To determine the effect of the uniformity and persistence of the NDVI anomalies on the relationship between NDVI and DUR, we identified those CARs that had uniform NDVI anomalies in both space and time. This was achieved in three steps. First, all CARs with JJA NDVI anomalies of at least ±0.5 were identified in accordance with the findings of Philippon et al. (Philippon et al. 2007) discussed in section 3.3. Second, weekly NDVI anomaly data were inspected to determine whether nine consecutive weeks in JJA were present with positive or negative anomalies. This criterion was adopted to identify CARs with persistent NDVI anomalies that lasted the majority of the growing season; Fennessy and Shukla (Fennessy and Shukla 1999) noted that initial soil moisture anomalies persisted between 60 and 90 days after 1 June over most of the regions considered in their study. Increasing the threshold required for consecutive number of weeks significantly reduced the sample size, so 70% was found to yield a decent sample size while still identifying CARs that had NDVI departures for most of the JJA period. Third, weekly NDVI maps (with data aggregated into 10 km by 10 km squares) were visually inspected to determine whether the NDVI anomaly, for those weeks identified in step 2, was uniform across the CAR in question.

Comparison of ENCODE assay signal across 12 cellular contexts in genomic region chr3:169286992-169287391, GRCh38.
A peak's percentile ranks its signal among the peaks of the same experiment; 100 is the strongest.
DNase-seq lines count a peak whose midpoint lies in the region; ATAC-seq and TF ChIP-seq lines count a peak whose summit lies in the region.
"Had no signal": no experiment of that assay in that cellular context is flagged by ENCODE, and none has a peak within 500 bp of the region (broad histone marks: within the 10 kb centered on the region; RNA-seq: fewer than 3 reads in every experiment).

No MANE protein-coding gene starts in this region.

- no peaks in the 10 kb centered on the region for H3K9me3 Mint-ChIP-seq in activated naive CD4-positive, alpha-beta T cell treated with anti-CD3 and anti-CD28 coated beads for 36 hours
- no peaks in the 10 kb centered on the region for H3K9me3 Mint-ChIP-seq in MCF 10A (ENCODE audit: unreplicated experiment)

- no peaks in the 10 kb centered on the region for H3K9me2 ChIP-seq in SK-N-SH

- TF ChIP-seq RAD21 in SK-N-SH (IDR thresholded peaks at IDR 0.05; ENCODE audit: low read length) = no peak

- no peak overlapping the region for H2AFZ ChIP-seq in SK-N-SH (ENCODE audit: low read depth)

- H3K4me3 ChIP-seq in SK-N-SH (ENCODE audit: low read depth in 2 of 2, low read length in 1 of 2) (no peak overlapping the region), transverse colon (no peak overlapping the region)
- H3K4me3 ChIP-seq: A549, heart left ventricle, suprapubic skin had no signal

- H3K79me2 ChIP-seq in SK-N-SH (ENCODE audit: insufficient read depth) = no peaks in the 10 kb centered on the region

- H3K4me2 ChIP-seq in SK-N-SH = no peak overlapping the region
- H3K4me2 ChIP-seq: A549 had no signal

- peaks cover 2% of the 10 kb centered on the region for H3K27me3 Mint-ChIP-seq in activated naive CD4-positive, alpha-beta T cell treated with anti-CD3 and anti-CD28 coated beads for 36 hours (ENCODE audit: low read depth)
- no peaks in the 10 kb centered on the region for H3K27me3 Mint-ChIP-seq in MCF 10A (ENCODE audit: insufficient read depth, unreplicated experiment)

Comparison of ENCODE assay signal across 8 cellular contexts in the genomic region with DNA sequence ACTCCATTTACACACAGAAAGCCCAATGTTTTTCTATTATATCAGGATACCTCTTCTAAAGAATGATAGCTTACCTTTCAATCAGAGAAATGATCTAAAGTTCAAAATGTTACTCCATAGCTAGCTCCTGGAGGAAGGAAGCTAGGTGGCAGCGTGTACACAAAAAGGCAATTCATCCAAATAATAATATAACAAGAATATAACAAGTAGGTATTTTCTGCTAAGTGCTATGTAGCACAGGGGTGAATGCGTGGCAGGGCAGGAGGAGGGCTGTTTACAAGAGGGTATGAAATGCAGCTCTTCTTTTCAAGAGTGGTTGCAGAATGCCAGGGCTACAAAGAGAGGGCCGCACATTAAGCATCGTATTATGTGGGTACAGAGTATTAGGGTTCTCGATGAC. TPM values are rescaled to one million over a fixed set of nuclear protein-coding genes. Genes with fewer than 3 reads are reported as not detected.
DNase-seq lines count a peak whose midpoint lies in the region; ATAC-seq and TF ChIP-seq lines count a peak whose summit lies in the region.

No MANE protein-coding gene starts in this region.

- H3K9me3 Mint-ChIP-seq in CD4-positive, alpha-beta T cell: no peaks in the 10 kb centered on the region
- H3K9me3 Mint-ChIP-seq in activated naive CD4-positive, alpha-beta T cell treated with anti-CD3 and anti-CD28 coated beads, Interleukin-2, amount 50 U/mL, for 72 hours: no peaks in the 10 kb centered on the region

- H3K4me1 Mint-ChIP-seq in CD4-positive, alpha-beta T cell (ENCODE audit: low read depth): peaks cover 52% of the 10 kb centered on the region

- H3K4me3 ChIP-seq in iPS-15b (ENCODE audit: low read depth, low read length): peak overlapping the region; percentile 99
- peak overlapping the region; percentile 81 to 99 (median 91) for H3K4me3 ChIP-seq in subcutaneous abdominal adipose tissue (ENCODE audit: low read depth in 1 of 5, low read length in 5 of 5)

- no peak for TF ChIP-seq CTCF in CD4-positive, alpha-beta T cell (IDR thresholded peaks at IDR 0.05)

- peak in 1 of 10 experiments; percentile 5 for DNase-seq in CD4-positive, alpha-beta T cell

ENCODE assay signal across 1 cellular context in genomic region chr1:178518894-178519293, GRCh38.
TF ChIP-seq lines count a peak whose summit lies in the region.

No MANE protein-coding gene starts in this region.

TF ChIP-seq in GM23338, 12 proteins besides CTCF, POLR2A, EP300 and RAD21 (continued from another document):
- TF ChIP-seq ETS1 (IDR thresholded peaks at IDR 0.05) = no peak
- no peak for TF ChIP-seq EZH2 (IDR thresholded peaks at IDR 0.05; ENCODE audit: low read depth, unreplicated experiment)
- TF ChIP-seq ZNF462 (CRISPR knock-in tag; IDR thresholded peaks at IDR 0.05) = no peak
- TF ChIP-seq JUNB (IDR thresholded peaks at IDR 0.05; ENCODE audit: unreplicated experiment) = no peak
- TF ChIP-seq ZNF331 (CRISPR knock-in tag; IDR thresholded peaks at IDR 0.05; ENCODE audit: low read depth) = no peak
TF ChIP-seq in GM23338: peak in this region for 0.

Applying these criteria reduced the number of CAR seasons available for analysis from 380 to 130. Most of the 130 CAR seasons had uniformly positive ΔNDVI (91), with only 31 CAR seasons having uniformly negative ΔNDVI. All of the CAR seasons with uniformly negative ΔNDVI occurred between 2000 and 2004, which coincided with the drought period. Results for only two size classes—Req_75 and “all CARs”—are shown in Figure 6.

Figure 6.
Figure 6.

Coefficients of determination (R2) between JJA ΔNDVI and ΔDUR between 1999 and 2008. Bars with a single asterisk have coefficients of determination that are statistically significant at the 95% level of confidence, whereas those with two asterisks are statistically significant at the 99% level of confidence. The class all CARs includes CARs with both uniform and nonuniform spatial and temporal NDVI anomalies, whereas the class uniform CARs has uniform spatial and temporal NDVI anomalies (see text for details).

Citation: Earth Interactions 15, 21; 10.1175/2010EI381.1

Although applying the uniformity criteria for all CARs (regardless of area) did increase the values of R2 between seasonal (JJA) ΔNDVI and concomitant ΔDUR somewhat, the values remained well below statistically significant levels. Applying the condition of uniformity for the Req_75 class did slightly increase the R2, as did increasing the magnitude of the negative anomaly. In contrast, correlations for positive ΔNDVI versus ΔDUR were not statistically significant at a 95% confidence level, and applying the condition of uniformity had no significant impact on the R2 values, even for large CARs with uniformly positive ΔNDVI > +1.0. These statistics suggest that patch size and the magnitude of the negative anomaly are probably more important for the association between ΔNDVI and ΔDUR than is the uniformity of the anomaly.